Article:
Elaine M. Grossman
March 17, 2006
The Air Force may consolidate three or more of its 10 major commands as part
of a sweeping effort to cut billions of dollars from its budget and up to
59,000 military and civilian personnel from its ranks, service officials
tell Inside the Pentagon.
There are several different proposals under
discussion in Air Force circles and some imagine as many as half the
service's major commands -- or "majcoms" for short -- being substantially
reorganized, according to officials.
But none of the major commands will escape some amount of streamlining, and
they will operate more efficiently as a result, says Air Force Chief of
Staff Gen. T. Michael Moseley.
"We're necking down to some things that look pretty attractive," he told ITP
March 15 in a brief telephone interview. The changes, he said, will make the
commands better able to serve joint force combatant commanders in operations
around the globe.
"Do we need all of the functional [jobs] at every major command
headquarters?" Moseley asked. "For example, do we need 125 or 130 or 140
personnel and manpower people at every majcom headquarters? Do we need 120
or 130 or 150 civil engineers at every major command headquarters? You can
go down the row of each of those functional [positions] that are true staff
functions -- not operational or deployable [personnel] but are staff
functions -- [and ask,] 'Do you need all of those at all the major command
headquarters?' I would suggest to you that you don't."
Service commands at the top of the list for change include U.S. Air Forces
in Europe, based at Ramstein Air Base in Germany, and Pacific Air Forces,
based at Hickam Air Force Base in Hawaii, according to other Air Force
Moseley has said that although he intends to cut 30 or so general-officer
positions from the service, none are likely to be four-stars (ITP , Feb. 9,
By retaining the four-star leaders at regional commands in Europe and the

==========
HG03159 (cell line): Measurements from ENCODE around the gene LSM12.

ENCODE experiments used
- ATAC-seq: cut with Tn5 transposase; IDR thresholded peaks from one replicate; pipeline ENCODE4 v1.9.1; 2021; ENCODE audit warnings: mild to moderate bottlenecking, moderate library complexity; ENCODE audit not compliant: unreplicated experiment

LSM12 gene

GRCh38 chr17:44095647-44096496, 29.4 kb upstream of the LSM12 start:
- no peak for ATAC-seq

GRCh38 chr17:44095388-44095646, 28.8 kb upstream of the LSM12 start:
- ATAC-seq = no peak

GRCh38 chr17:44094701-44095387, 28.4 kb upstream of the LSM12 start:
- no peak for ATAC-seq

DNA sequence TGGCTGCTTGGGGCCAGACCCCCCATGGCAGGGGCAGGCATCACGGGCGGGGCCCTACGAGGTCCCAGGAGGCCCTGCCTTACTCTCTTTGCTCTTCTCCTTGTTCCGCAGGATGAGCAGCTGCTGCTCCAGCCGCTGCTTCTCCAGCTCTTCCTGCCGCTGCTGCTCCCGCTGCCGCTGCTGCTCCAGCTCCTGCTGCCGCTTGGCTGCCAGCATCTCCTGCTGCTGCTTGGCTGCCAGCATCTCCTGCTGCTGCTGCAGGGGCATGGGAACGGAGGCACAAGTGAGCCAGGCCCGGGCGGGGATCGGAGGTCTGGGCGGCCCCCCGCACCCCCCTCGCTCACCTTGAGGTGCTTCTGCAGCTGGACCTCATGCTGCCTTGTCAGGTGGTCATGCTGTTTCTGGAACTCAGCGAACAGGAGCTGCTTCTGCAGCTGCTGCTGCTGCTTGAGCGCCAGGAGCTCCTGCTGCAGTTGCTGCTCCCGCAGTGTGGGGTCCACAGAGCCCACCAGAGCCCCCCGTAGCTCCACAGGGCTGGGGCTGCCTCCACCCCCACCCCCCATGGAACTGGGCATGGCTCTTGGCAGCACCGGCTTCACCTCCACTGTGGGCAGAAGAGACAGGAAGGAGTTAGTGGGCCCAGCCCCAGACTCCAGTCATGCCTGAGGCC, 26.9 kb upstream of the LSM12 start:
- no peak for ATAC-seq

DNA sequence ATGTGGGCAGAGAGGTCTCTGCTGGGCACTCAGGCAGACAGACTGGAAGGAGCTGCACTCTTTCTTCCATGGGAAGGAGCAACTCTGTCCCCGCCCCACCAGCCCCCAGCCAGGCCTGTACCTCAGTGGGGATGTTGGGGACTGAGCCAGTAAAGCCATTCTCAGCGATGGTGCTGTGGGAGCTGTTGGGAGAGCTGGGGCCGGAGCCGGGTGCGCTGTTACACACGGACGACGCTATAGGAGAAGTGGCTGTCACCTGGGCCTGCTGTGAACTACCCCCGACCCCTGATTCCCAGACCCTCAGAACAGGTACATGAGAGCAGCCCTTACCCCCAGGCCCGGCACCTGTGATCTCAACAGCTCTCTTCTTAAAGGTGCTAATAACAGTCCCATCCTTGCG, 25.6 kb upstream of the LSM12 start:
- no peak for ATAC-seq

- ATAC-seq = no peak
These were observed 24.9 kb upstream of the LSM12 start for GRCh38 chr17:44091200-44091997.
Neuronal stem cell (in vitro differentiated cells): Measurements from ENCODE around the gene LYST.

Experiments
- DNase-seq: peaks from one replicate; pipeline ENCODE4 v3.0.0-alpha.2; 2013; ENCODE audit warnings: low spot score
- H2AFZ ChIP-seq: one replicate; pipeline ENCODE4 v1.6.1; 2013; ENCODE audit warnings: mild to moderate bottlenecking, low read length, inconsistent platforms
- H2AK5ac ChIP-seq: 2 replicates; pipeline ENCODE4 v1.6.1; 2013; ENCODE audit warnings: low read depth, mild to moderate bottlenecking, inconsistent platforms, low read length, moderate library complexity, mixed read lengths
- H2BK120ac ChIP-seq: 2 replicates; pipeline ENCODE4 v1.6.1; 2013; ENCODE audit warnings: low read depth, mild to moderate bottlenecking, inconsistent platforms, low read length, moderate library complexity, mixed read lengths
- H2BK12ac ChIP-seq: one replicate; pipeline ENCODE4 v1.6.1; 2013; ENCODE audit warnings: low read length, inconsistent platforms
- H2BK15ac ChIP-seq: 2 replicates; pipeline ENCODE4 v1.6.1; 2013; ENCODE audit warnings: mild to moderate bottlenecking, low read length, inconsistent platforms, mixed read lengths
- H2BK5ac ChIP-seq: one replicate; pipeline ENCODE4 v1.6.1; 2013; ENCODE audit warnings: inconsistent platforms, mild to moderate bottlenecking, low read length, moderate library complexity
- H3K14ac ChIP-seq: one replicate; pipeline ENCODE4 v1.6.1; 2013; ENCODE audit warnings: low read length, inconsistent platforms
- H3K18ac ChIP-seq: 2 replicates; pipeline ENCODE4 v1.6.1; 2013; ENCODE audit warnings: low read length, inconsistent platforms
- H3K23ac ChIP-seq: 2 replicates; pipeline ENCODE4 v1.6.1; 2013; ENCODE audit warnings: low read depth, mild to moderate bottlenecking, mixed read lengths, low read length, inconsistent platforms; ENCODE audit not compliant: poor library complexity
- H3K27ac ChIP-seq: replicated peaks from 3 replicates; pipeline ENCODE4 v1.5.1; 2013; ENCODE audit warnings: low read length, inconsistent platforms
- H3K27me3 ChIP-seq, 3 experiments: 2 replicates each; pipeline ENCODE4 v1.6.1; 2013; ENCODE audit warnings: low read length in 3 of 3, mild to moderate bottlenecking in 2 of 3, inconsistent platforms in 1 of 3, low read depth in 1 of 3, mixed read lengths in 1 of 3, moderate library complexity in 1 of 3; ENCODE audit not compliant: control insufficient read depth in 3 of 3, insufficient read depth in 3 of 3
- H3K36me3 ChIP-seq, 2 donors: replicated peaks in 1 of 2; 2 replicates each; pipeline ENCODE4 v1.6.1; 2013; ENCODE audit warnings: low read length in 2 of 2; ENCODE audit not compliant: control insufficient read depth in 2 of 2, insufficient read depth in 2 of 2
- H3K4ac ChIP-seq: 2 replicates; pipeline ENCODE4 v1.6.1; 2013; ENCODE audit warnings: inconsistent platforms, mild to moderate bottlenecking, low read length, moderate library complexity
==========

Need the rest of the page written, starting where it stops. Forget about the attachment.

Pacific -- whose organization names would likely change -- the Air Force
could keep a general officer "at the table" with the other services in
providing air power to top combatant commanders. The high rank also allows
these generals to negotiate security cooperation measures with foreign
counterparts in the region, according to service officials.
Asked in February if the two commands might ultimately be eliminated,
Moseley told ITP, "We won't get rid of them because of the SACEUR-NATO
representation [and] security cooperation in both theaters."
The chief was referring in the first instance to the role U.S. Air Forces in
Europe plays as air component to the supreme allied commander in Europe --
currently Marine Corps Gen. James Jones -- who is both the top U.S. officer
in Europe and the top NATO commander.
At the same time, the two commands -- known widely as "PACAF" and USAFE" --
may be significantly trimmed down in an effort to eliminate layers of
bureaucracy, Air Force officers say. Operational units that previously have
reported up the command chain through these two component commands would
instead communicate directly with Air Combat Command, which could take on a
significantly higher budget and more authority, officials tell ITP.
That would leave the top Air Force representative in the Pacific and in
Europe with much smaller staffs, allowing a reduction of thousands of jobs,
according to service sources.
To say the Air Force is "really downsizing" these commands "scares people,"
Moseley said in February at a Florida conference. "What I don't know is how
do we go more horizontal with the structure and use reach back" to
U.S.-based organizations for support, he said.
"It sounds awful sweeping and difficult to do," said one senior Air Force
official this week. "But that doesn't make it untrue."